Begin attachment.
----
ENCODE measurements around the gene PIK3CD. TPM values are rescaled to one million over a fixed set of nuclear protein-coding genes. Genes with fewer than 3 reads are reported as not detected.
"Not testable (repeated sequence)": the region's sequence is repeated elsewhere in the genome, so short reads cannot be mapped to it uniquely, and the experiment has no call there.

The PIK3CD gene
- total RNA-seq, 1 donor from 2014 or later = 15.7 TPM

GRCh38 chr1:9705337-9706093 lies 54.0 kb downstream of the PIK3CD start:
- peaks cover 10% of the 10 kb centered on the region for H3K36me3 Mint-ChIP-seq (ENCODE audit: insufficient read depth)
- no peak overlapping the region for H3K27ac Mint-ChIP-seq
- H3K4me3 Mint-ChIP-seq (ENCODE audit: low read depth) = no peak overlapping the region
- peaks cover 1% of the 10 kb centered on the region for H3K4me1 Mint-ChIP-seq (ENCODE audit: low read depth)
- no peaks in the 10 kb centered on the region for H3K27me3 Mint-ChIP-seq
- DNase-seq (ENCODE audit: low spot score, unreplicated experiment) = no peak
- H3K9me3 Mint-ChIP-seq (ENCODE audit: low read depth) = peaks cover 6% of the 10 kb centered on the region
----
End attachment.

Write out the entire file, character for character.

ENCODE measurements around the gene PIK3CD. TPM values are rescaled to one million over a fixed set of nuclear protein-coding genes. Genes with fewer than 3 reads are reported as not detected.
"Not testable (repeated sequence)": the region's sequence is repeated elsewhere in the genome, so short reads cannot be mapped to it uniquely, and the experiment has no call there.

The PIK3CD gene
- total RNA-seq, 1 donor from 2014 or later = 15.7 TPM

GRCh38 chr1:9705337-9706093 lies 54.0 kb downstream of the PIK3CD start:
- peaks cover 10% of the 10 kb centered on the region for H3K36me3 Mint-ChIP-seq (ENCODE audit: insufficient read depth)
- no peak overlapping the region for H3K27ac Mint-ChIP-seq
- H3K4me3 Mint-ChIP-seq (ENCODE audit: low read depth) = no peak overlapping the region
- peaks cover 1% of the 10 kb centered on the region for H3K4me1 Mint-ChIP-seq (ENCODE audit: low read depth)
- no peaks in the 10 kb centered on the region for H3K27me3 Mint-ChIP-seq
- DNase-seq (ENCODE audit: low spot score, unreplicated experiment) = no peak
- H3K9me3 Mint-ChIP-seq (ENCODE audit: low read depth) = peaks cover 6% of the 10 kb centered on the region